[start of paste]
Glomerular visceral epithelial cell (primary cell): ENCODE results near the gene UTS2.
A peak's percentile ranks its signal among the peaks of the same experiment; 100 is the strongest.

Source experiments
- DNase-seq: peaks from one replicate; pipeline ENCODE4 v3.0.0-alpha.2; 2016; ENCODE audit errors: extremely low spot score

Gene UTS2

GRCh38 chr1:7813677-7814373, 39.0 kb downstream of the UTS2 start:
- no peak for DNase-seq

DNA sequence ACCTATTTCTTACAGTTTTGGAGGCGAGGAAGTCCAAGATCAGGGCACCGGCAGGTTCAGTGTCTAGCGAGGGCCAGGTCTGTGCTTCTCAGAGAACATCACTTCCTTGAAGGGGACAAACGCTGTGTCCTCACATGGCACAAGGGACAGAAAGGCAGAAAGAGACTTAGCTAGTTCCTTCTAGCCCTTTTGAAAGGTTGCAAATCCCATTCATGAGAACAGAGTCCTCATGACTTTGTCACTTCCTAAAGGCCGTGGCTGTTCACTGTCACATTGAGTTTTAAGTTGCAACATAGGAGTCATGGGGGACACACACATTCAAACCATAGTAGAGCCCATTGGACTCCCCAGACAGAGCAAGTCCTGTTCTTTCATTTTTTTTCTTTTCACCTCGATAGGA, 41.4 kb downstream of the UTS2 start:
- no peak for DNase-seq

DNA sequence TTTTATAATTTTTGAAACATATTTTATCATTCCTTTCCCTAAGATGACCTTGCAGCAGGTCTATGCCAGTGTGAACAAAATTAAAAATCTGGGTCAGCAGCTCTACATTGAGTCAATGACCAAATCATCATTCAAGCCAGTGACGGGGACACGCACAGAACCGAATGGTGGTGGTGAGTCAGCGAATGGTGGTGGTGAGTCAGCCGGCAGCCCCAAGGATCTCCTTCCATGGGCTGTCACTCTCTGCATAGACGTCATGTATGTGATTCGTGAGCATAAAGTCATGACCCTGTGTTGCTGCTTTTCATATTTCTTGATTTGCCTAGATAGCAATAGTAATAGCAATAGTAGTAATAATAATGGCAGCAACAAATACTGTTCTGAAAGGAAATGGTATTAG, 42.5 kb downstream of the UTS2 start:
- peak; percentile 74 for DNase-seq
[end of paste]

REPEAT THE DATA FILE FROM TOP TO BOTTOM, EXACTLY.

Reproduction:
Glomerular visceral epithelial cell (primary cell): ENCODE results near the gene UTS2.
A peak's percentile ranks its signal among the peaks of the same experiment; 100 is the strongest.

Source experiments
- DNase-seq: peaks from one replicate; pipeline ENCODE4 v3.0.0-alpha.2; 2016; ENCODE audit errors: extremely low spot score

Gene UTS2

GRCh38 chr1:7813677-7814373, 39.0 kb downstream of the UTS2 start:
- no peak for DNase-seq

DNA sequence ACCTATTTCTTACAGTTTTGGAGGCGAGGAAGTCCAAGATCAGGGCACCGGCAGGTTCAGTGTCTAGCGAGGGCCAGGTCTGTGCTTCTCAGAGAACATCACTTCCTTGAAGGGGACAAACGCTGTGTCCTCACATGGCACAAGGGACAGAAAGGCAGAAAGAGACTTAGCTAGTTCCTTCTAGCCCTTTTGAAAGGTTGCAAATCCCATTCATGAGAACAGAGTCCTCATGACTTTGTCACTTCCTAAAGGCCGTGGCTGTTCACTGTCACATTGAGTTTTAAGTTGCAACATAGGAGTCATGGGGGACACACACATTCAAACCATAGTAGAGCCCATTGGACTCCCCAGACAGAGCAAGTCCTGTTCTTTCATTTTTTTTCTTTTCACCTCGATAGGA, 41.4 kb downstream of the UTS2 start:
- no peak for DNase-seq

DNA sequence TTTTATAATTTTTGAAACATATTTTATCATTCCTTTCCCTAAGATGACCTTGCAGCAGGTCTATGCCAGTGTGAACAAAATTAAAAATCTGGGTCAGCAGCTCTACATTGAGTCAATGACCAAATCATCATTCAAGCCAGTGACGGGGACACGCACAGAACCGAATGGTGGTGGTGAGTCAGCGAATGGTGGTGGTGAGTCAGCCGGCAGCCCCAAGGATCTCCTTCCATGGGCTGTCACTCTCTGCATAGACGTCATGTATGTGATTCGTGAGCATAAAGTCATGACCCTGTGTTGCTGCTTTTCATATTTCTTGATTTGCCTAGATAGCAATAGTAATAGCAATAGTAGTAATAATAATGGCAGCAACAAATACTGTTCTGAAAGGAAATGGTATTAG, 42.5 kb downstream of the UTS2 start:
- peak; percentile 74 for DNase-seq